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Business and management skills urgently needed in legal education
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Business and management skills urgently needed in legal education

It is time for the business of law – whether it is private, in-house, courts or legal aid – to be added to legal education, according to the College of Law.

The lack of training in business skills is a major shortcoming in the education of most lawyers, and “without the capacity to run the business of law, the profession in Australia will suffer”.

That is the key finding of the Legal Business Leaders Roundtable, recently hosted by the College of Law, which surmised that there are “yawning gaps” between the demand and supply of lawyers and specialists trained in management and leadership within the legal profession.

The business of law should be added to the practice of law, COL said in a statement.

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The roundtable identified the following challenges currently facing the legal services industry: that the “shortcomings of the traditional legal services model are now exposed and the lack of real management expertise is a threat to the industry”, and the legal services industry “needs outside help – either people with specialist skills must be brought in, or the specialist skills must be brought to people in the profession”.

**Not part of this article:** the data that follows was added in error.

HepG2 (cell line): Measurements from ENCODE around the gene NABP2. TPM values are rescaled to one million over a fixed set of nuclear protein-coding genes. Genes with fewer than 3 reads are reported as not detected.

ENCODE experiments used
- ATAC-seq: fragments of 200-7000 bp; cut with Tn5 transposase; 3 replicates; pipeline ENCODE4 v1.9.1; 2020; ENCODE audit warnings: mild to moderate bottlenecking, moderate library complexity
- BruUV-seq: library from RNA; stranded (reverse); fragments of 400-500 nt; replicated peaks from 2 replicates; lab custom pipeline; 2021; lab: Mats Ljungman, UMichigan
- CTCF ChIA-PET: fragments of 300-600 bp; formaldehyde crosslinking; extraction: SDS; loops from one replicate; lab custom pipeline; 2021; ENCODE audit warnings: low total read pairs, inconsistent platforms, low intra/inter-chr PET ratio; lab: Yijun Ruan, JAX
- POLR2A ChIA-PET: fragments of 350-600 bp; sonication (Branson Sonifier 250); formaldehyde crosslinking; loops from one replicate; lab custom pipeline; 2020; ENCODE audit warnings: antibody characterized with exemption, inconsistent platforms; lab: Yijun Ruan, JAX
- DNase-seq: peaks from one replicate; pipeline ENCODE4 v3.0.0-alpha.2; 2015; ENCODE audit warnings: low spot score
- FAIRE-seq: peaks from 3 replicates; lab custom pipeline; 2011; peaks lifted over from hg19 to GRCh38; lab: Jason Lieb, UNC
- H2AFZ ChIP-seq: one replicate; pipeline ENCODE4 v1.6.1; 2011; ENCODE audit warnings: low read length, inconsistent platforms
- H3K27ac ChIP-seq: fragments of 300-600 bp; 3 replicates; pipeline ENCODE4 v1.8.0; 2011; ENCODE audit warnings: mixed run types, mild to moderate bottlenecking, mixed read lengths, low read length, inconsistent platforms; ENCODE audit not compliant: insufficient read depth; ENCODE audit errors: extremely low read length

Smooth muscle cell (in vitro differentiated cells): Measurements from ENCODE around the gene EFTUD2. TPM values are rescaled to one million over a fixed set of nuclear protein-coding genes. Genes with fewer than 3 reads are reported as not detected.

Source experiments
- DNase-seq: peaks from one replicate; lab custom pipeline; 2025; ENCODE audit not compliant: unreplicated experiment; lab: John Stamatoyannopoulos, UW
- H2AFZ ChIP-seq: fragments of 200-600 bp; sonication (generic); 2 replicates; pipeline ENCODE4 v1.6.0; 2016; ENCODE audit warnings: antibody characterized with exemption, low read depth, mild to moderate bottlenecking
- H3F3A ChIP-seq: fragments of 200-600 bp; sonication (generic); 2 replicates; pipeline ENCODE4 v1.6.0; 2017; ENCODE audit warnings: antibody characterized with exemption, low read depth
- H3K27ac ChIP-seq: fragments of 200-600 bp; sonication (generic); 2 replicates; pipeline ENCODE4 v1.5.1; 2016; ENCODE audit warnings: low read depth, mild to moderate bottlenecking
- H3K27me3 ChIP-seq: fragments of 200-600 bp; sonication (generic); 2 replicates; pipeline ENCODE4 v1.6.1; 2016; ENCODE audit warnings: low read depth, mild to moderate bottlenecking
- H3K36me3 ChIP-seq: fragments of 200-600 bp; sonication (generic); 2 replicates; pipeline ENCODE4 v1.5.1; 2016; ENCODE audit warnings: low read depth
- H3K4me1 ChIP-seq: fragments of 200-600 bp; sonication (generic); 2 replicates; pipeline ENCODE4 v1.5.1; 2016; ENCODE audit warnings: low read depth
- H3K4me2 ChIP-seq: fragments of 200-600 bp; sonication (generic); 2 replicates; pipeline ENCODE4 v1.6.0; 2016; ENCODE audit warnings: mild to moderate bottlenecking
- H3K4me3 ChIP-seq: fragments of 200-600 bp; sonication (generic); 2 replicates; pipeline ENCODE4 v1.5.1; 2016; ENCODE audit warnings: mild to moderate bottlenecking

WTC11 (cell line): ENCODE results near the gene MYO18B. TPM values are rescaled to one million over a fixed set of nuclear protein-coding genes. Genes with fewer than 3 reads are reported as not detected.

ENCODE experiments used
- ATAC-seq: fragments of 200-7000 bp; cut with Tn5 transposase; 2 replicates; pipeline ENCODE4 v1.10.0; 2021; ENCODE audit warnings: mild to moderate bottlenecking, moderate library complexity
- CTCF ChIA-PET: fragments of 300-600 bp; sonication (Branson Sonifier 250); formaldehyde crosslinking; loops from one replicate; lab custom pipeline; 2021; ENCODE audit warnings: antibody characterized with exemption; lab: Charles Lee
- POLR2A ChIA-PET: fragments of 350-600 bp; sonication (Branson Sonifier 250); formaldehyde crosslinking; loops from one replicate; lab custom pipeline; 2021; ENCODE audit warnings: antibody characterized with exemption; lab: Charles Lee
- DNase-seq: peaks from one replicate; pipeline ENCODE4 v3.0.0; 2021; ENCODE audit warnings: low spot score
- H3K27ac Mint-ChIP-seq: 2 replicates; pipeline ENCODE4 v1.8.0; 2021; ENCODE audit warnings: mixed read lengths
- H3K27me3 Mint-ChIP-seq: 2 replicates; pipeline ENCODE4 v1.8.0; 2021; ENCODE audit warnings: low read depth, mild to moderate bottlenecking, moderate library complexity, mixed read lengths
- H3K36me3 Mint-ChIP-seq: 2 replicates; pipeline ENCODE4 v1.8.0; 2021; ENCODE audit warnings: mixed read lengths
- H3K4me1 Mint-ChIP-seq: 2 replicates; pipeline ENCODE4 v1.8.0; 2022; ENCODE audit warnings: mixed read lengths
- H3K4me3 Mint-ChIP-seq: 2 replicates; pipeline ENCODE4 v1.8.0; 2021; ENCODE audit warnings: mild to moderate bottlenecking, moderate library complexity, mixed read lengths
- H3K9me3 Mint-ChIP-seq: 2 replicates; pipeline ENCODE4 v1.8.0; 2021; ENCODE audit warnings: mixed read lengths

Legal skills are not necessarily evidence of good leadership, the findings went on. Many firms have many partners who are technically excellent, “but who are less able to lead or set a direction and strategy for their firm”, it said.

Further, many lawyers do not appreciate multidisciplinary input into the delivery of legal services, COL noted.

“Lawyers need to learn to collaborate with professions such as technologists, management consultants, project managers, financial experts, human resources and marketing experts.”

Employees from disciplines other than the law need to be accepted as professionals in their own right, it continued, and if the legal services industry “does not respond to the career needs of these professionals they will be lost, either to a competitor firm or other industries.”

Finally, “talented, digitally-savvy and engaged young graduates are a potential goldmine for firms”, COL said, while also noting that “their talents are not being properly or fully used. Firms do a bad job of listening and implementing the ideas of this new generation.”

Responding to the findings, COL CEO Neville Carter AM said the next five to 10 years are crucial for the legal services industry.

“We are seeing the relentless demand for change and adaptation of the commercial world colliding with an industry characterised by its inertia and steeped in tradition and conservatism. As our roundtable confirmed, the industry has begun to move, but just not fast enough,” Mr Carter said.

“Law firms and legal departments are under increasing pressure to deliver faster, better, cheaper service while becoming more efficient, predictable and agile. Legal advisors are now expected to think like business people and to be business partners who understand the drivers of the commercial world. They must have emotional intelligence, negotiate, collaborate, manage relationships and solve problems.”

“The business of law is no longer just about being profitable or sticking to a budget. The managers of law firms and legal departments need to run fiscally responsible operations that make full use of technology while staying orientated towards the needs of the people in the team. It sounds like a lot to do, but the firms that fail will not have a much of a practice left.”

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